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Treponema denticola

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A gram negative slender motile and helically flexible bacterium that contains periplasmic flagella using proton motive force for thrusting through rotation involved in periodontal disease in humans.


Treponema denticola is associated in chronic periodontitis, a polymicrobial disease in human. It has an outer sheath containing peptidases, trypin-like and chymotrypin proteinases. It attaches to fibroblasts, epithelial cells and extracellular matrix found in periodontal tissues in which grows at optimal temperature ranging from 30’C-42’C with pH of 6.5-8.0 and is anaerobic that cannot survive in the presence of oxygen by which energy produced through glycolysis and fermentation.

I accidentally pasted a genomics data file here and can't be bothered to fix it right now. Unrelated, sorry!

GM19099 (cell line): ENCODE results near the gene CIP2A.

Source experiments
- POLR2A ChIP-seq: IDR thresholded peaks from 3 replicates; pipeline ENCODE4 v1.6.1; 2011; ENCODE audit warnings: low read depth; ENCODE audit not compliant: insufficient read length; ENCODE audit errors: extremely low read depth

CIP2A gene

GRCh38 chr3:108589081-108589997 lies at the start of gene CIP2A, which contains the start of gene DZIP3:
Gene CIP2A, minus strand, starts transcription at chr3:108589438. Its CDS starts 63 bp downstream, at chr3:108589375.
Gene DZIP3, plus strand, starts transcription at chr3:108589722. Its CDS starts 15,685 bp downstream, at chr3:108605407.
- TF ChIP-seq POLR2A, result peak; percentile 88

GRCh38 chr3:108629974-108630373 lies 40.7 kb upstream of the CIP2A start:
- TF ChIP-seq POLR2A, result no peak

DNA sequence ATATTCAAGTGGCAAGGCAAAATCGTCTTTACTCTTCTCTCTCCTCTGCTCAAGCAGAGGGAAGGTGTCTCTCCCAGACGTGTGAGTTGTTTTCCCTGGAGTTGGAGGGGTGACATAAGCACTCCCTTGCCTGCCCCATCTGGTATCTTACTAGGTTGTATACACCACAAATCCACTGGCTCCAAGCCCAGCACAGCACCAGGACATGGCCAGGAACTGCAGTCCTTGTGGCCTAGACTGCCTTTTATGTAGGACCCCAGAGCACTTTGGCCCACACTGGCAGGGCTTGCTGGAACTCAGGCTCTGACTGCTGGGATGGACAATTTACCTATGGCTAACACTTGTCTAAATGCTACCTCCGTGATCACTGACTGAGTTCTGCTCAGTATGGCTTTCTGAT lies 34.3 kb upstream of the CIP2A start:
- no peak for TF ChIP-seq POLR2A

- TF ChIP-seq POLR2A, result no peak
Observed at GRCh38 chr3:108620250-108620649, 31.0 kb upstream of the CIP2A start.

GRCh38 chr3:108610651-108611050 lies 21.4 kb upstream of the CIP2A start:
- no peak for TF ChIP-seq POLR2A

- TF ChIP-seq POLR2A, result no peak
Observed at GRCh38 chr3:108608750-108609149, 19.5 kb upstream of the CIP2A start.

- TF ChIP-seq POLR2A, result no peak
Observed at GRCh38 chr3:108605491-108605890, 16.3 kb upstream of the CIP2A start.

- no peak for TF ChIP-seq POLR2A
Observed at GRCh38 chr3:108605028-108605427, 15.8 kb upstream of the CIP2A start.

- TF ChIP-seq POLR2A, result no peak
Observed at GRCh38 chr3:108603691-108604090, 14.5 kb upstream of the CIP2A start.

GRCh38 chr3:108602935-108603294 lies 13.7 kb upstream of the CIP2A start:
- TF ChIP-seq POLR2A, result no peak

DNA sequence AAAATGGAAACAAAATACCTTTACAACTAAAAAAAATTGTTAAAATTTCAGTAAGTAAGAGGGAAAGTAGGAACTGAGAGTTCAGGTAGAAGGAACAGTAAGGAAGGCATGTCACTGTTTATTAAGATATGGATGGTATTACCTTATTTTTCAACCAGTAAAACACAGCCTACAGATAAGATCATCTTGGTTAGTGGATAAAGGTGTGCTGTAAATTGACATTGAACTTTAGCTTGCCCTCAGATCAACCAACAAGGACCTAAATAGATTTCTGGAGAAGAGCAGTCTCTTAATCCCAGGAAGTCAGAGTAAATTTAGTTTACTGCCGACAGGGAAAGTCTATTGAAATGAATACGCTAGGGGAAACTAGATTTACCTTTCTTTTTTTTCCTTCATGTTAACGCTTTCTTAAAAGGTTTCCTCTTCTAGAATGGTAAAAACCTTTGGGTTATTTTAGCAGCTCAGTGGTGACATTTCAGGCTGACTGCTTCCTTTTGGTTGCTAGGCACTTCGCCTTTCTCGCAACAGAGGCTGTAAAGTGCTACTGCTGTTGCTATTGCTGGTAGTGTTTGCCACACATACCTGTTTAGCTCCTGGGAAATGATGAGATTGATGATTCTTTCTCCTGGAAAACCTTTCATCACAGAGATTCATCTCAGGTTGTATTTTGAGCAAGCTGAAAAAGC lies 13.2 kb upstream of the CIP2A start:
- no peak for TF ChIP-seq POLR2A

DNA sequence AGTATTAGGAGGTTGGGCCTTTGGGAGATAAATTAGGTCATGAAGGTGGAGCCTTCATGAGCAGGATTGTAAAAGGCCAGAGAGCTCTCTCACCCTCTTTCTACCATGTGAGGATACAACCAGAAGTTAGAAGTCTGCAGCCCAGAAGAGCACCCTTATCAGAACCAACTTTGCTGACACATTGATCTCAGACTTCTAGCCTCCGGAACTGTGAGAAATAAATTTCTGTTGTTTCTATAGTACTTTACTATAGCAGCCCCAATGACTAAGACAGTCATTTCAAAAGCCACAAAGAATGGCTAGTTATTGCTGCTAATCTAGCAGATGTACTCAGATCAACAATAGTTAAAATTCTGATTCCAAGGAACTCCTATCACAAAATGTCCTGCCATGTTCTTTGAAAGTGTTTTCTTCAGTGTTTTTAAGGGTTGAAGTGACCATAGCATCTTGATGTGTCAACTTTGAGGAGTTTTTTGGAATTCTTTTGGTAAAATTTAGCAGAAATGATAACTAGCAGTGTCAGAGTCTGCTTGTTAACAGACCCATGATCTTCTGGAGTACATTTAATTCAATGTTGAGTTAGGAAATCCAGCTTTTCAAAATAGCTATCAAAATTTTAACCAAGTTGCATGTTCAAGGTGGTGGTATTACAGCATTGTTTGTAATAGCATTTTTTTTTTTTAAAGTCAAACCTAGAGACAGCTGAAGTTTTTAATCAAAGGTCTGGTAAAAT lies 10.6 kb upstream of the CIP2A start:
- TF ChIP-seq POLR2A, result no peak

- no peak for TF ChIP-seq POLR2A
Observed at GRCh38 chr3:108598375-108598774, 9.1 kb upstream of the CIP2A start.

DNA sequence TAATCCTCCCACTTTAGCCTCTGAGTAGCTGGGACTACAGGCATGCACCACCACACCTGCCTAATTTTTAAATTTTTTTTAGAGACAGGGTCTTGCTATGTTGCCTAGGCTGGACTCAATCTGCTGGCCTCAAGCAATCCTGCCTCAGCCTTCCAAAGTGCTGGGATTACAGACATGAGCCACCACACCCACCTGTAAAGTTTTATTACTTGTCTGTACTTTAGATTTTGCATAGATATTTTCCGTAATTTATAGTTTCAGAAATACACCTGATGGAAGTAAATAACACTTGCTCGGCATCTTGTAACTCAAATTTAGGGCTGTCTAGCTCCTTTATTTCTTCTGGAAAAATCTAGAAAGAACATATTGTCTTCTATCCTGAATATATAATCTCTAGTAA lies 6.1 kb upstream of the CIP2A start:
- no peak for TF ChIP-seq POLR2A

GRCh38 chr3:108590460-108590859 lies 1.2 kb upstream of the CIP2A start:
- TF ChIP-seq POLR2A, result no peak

Treponema denticola is frequently found in oral cavity especially in subgingival dental plague and has a circular chromosome with double stranded DNA. It also has an outer membrane that made up of protein lipopolysaccharide and phospholipid layers structured a permeable barrier to hydrophobic substances and composed of several mechanisms to balance oxidation, osmosis and other external stressor.

Treponema denticola is associated with necrotinizing ulcerative gingivitis and acute pericoronitis which is highly susceptible to damage and lysis. It has an endotoxin activity and porins that serves as a channel by which small molecules able to pass through the outer membrane.

Scientific classification:

Domain: Bacteria

Phylum: Spirochaetes

Order: Spirochaetales

Family: Spirochaetaceae

Genus: Treponema

Species: Treponema denticola

See also:

• Bacteria

• Periodontal disease